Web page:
Specif­i­cal­ly, Im­mu­ni­tas’ IMT-009 is de­signed to bind to CD161 on T and NK cells and pre­vent it from in­ter­act­ing with CLEC2D on tu­mor cells, there­by restor­ing the im­mune cells’ can­cer-killing pow­er.

Wucherpfen­nig and Gold­berg fig­ure there are many more im­muno-on­col­o­gy tar­gets out there sim­i­lar­ly lurk­ing in cor­ners tra­di­tion­al dis­cov­ery meth­ods can’t un­cov­er.

The promise has drawn a siz­able syn­di­cate. Agent Cap­i­tal led the round, which fea­tured Med­ical Ex­cel­lence Cap­i­tal, 120 Cap­i­tal, So­las­ta Ven­tures, Mi­rae As­set, Ono Ven­ture In­vest­ment, The Mark Foun­da­tion for Can­cer Re­search, NS In­vest­ment, Bright­Edge (Amer­i­can Can­cer So­ci­ety) and the Leukemia & Lym­phoma So­ci­ety Ther­a­py Ac­cel­er­a­tion Pro­gram. Ex­ist­ing back­ers al­so re­turned: They are Alexan­dria Ven­ture In­vest­ments, Evotec, Leaps by Bay­er, M Ven­tures, No­var­tis Ven­ture Fund and, of course, found­ing in­vestor Long­wood.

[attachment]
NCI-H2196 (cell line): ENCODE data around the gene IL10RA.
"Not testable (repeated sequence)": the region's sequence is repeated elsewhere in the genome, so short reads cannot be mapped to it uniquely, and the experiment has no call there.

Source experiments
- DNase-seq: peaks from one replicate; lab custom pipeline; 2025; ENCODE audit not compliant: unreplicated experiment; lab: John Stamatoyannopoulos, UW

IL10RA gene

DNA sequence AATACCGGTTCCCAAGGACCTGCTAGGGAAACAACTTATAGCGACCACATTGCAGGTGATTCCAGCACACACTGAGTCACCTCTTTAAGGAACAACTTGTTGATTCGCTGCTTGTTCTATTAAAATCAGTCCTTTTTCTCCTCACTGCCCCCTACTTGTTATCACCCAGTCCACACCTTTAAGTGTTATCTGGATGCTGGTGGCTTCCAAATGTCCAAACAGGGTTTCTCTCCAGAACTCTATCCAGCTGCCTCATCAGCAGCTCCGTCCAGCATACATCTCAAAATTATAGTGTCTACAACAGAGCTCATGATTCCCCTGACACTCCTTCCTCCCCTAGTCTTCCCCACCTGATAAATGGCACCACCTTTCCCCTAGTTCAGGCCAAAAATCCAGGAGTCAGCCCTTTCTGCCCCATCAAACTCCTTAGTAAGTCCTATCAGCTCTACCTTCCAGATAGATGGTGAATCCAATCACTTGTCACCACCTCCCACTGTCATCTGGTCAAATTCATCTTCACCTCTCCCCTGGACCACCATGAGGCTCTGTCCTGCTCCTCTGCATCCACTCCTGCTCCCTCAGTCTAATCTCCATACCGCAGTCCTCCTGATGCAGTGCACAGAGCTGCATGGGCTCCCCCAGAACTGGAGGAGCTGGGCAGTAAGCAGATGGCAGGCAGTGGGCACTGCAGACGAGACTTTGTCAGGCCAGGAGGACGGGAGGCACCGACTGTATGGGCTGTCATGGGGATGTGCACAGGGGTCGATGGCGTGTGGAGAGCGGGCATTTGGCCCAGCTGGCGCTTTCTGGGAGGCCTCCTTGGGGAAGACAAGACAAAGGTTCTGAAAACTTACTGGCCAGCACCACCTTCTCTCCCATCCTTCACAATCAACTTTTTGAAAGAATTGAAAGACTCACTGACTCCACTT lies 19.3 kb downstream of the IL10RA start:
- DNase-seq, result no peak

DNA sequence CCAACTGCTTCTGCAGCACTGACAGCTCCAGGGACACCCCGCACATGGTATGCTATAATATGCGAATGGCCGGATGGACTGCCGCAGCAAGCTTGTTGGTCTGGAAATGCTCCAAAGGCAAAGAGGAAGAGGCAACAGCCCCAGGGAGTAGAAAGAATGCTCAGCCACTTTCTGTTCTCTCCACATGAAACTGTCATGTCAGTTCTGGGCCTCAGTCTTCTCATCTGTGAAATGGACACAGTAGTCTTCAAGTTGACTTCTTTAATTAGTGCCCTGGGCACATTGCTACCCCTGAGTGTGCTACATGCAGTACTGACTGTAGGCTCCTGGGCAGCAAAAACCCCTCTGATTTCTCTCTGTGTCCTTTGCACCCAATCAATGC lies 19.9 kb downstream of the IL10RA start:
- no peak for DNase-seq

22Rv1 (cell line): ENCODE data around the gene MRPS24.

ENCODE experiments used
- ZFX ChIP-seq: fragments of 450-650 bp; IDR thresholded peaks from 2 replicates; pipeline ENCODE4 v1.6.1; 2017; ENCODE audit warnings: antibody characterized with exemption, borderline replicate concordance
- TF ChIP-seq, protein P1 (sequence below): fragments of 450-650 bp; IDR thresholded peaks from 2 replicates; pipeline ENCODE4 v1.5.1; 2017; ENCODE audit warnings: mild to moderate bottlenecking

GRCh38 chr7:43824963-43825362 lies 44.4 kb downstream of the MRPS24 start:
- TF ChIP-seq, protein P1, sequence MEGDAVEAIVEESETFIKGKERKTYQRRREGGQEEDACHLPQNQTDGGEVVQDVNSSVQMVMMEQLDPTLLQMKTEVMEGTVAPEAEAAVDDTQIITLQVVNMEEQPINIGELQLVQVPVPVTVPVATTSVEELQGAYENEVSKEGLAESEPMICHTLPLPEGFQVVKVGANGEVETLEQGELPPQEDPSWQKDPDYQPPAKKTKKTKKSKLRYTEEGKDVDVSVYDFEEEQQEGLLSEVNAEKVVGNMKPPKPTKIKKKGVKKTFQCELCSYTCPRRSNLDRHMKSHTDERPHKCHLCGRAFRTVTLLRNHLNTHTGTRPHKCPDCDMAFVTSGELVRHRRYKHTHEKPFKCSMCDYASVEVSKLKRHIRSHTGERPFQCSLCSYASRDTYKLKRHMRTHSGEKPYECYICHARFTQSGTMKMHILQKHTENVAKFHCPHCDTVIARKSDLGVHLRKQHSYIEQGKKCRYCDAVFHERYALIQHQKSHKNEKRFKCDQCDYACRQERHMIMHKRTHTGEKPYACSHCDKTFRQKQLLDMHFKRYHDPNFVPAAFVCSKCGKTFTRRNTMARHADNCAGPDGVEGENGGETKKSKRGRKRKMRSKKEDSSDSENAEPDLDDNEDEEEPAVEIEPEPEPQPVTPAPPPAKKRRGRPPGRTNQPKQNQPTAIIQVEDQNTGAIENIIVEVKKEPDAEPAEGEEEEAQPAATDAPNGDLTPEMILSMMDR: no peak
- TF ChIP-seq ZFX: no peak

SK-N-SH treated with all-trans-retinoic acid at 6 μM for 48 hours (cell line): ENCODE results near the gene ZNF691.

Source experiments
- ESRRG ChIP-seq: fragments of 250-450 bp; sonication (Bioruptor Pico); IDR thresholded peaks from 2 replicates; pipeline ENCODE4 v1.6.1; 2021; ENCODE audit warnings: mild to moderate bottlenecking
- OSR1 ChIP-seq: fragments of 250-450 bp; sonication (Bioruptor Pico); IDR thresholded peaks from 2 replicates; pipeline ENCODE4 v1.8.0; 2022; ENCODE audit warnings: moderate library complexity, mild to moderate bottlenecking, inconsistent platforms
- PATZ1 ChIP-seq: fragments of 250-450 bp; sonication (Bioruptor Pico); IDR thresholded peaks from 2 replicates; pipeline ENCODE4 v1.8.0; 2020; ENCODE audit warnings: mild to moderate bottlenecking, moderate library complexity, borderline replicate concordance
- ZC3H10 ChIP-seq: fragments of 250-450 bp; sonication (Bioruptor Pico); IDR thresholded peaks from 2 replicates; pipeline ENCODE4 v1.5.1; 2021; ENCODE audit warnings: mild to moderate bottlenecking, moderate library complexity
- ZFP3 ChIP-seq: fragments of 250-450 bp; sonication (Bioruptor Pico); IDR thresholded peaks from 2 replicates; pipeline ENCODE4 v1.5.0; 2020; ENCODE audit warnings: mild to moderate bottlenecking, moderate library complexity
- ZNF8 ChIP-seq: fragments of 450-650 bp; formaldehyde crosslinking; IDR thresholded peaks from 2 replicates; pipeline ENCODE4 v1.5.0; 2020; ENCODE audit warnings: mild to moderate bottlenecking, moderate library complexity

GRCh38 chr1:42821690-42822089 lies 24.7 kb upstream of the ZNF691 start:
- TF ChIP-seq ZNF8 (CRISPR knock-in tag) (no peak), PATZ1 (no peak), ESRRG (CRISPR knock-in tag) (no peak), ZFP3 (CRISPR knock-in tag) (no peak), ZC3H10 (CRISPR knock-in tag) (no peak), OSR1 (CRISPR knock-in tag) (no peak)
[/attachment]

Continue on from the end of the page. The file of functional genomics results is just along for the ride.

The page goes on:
Be­yond that, the sci­en­tist al­so sees the up­com­ing work as part of a big­ger ex­per­i­ment to test the un­der­ly­ing plat­form as a com­pre­hen­sive tool to close the loop on trans­la­tion.

“We’re al­so think­ing about how we can use sin­gle cell tech­nolo­gies to ac­tu­al­ly un­der­stand what the drug does in pa­tients — you know, once we start a clin­i­cal tri­al,” he said. “There ob­vi­ous­ly are some lo­gis­ti­cal chal­lenges with sam­ple pro­cure­ment, et cetera, but it could ac­tu­al­ly be an ex­cit­ing op­por­tu­ni­ty. So we — we use sin­gle cell tech­nolo­gies to dis­cov­er it, we use sin­gle cell tech­nolo­gies to de­fine in­di­ca­tions, and then al­so study mech­a­nism of ac­tion in peo­ple.”